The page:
Michael Van Aelst

Okay. And which city is the actual facility located in?

Eric La Flèche

Saint-Lazare.

Michael Van Aelst

Okay, great. As far as the synergies are concerned, so you were at $16 million in the quarter, which is roughly $70 million if you annualize it, and now you’re talking about $75 million annualized going forward. So just wondering where the incremental improvement is coming from going out of Q4 and into Q1.

François Thibault

Yes. So Michael, François here. So many little things, but mostly additional procurement synergies that were secured, but it has not flown through the Q4 results, so that they will flow to the Q1 results now. But we have secured an additional five, it just hasn’t flown into the P&L yet.

Michael Van Aelst

Okay. And did I hear Eric say that the new – the converting or getting brand ramped up and taking over Brunet is going to add $10 million more?

François Thibault

Yes, that’s the – you can assume that that’s a goal. There were already some – there were some as SG&A that had been removed from the facility. But the remaining combination, you can assume an additional $10 million going forward.

Michael Van Aelst

Okay. And did the new labor agreement take away from that at all?

Eric La Flèche

Well, again, we’re pleased with the outcome of the labor negotiation. There are some added costs, there are some rate increases. I will spare you all the details of the changes in the collective bargaining agreement. But, I would say that it’s market and the increases that we will pay are normal course. Not taking away from the combination here.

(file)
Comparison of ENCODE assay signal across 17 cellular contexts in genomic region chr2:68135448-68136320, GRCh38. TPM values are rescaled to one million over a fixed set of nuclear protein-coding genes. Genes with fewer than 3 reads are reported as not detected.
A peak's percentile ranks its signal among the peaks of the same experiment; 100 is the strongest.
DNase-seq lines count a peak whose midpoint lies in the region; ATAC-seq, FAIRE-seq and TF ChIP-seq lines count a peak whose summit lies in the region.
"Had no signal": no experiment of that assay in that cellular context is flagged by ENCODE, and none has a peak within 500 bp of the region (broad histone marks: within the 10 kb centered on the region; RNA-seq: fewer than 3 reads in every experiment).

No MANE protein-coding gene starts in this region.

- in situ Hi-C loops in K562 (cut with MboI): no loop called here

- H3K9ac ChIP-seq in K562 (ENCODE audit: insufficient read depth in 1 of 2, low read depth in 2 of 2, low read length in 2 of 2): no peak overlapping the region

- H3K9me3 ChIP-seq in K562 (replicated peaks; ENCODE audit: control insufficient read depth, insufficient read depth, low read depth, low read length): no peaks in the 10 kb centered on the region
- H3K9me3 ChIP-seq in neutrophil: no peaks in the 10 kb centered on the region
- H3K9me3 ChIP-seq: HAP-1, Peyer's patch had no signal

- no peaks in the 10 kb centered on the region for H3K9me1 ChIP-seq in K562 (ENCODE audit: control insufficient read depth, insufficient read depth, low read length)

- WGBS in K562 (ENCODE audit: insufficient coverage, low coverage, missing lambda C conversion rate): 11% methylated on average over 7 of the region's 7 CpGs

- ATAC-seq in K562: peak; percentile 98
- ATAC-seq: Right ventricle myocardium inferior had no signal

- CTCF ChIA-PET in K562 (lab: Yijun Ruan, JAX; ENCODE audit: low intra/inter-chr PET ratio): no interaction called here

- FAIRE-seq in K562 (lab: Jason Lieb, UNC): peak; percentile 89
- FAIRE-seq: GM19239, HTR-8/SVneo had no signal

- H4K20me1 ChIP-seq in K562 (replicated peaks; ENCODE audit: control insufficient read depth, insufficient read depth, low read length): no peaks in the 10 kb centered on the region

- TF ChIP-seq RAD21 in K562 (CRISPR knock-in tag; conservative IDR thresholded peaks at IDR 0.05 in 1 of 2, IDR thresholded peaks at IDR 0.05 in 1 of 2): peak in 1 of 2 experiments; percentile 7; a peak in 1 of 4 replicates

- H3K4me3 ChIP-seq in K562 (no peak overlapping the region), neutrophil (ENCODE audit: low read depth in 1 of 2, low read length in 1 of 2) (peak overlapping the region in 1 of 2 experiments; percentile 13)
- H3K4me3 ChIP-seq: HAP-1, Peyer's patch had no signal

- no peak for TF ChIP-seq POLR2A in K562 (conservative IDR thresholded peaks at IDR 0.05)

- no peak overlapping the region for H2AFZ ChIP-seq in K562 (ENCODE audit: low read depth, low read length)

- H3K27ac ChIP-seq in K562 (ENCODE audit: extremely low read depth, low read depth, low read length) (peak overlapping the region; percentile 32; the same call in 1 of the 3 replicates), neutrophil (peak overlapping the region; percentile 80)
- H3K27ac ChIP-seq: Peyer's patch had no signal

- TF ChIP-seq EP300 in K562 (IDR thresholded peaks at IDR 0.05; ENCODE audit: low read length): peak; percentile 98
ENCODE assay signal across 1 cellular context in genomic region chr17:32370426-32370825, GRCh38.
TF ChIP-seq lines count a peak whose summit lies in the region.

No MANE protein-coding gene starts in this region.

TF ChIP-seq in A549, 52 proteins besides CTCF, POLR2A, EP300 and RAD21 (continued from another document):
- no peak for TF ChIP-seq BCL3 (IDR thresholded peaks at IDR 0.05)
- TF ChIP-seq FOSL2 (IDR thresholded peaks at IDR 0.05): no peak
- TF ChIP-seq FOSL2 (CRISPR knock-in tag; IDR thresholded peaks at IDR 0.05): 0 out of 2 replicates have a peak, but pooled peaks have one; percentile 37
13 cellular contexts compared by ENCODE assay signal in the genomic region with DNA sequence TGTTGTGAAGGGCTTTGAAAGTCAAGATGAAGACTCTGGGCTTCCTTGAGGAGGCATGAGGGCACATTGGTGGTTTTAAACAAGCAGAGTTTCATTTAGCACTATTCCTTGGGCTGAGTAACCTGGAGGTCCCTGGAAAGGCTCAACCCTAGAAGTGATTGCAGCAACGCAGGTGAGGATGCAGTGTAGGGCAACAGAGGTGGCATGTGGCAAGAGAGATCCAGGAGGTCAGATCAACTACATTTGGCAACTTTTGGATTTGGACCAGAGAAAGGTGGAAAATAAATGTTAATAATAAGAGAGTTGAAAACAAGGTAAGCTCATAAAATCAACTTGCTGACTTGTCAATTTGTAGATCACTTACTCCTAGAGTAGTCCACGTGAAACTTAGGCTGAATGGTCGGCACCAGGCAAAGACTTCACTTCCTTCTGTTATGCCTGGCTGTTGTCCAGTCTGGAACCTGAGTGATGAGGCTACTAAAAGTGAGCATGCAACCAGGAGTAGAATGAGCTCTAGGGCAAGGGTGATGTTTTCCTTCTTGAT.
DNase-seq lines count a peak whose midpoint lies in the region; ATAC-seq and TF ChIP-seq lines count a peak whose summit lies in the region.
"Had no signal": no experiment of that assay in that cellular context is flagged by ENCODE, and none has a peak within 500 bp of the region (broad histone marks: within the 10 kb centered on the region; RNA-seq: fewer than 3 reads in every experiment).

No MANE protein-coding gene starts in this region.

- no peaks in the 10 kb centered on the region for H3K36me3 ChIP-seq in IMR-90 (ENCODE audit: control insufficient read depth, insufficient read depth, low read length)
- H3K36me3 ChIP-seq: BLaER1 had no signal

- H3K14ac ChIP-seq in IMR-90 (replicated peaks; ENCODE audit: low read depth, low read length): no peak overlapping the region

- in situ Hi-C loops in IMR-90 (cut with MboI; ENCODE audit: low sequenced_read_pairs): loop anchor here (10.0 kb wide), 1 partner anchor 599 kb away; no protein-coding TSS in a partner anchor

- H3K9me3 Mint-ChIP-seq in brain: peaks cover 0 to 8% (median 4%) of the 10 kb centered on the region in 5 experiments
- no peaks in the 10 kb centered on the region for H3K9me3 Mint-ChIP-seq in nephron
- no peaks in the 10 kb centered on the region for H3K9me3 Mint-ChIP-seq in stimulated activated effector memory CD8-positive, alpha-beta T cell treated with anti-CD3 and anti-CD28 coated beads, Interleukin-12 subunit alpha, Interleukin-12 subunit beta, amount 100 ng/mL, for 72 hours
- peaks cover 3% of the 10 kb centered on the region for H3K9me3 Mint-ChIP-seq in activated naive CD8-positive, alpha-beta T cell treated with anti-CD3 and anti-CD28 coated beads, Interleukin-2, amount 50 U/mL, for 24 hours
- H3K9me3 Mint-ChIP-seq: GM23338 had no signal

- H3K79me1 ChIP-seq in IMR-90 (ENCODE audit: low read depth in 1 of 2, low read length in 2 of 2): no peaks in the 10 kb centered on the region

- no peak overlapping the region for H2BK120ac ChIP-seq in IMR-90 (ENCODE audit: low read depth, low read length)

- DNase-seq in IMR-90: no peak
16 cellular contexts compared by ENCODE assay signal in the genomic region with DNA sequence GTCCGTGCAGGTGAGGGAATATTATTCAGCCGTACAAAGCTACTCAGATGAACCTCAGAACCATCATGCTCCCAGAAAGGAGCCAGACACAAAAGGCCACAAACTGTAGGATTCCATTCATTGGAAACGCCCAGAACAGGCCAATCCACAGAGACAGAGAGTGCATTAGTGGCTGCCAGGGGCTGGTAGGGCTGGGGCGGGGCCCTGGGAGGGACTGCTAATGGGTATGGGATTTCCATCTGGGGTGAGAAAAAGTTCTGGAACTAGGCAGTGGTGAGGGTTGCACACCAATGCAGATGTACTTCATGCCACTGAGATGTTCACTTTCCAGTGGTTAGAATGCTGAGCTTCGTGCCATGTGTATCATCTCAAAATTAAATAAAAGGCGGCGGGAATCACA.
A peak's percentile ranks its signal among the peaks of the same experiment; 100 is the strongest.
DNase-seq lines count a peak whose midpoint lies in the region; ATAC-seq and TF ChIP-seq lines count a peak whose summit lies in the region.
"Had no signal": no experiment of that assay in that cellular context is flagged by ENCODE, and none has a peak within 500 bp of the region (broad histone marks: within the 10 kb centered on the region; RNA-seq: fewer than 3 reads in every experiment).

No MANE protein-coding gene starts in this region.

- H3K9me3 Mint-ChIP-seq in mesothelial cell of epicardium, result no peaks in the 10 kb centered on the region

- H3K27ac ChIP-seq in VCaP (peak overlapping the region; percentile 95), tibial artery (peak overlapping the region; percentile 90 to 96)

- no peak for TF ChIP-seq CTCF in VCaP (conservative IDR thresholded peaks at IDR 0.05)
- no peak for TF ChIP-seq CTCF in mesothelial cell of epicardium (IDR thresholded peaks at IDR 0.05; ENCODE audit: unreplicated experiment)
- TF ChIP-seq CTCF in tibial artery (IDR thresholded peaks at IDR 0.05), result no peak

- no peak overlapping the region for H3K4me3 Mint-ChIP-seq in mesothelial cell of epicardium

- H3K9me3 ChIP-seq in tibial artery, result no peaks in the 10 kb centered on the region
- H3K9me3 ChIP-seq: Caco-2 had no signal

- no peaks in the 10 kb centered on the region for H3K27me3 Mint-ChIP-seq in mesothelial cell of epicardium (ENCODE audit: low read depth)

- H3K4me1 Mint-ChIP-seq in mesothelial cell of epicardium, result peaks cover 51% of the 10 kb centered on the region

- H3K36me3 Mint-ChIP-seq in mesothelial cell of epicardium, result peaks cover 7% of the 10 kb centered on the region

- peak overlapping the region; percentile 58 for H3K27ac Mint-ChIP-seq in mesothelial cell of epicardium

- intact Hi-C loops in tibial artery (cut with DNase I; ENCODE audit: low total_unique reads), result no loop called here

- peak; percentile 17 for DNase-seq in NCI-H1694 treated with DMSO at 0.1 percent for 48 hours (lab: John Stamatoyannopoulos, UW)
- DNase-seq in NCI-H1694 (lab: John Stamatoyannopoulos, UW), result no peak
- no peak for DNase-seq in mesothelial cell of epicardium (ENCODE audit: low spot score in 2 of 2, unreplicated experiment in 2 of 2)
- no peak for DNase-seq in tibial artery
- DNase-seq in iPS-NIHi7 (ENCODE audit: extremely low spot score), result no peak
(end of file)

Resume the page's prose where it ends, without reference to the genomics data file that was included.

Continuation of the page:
Michael Van Aelst

Okay. And can you just explain the steps that have to be done to get your stores – your PJC stores back up to where they were prior? Like, why does it take a few months to get the stores restocked fully and promotion ramp back up?

Eric La Flèche

It’s a few weeks leading into Christmas, we think we’ll be in good shape around Christmas. But the contingency plan, we reduced assortment, we reduced promotions, we changed supply mechanisms to third-parties to direct delivery. So, again, systems and order books and sizes, million details here, but to provide a good contingency to service our stores, we have to make some changes. Now we have to unwind all those changes, go back to normal, it takes a bit of time. So stores need to be refilled, they have inventory, but they need more. And so we will gradually fill them up and reactivate our promotional activity, which since the beginning of the strike has been reduced, we skipped a week or two with flyers, conflicts are tough.

They’re tough on everyone, employees, managers, retail, it was tough. So I’m glad it’s behind us. and that’s why I say, it’s going to take a few weeks to get back to normal. So we want to get that done and that takes us into the holidays. And then after that, we can restart the process to prepare back in to receive the McMahon business. But before they do that, there’s a bit of work to do.

Michael Van Aelst

All right. Thank you. And last question, I think I’ll take a stab at this. But are you willing to give us an indication of what your e-commerce penetration is in food at this point?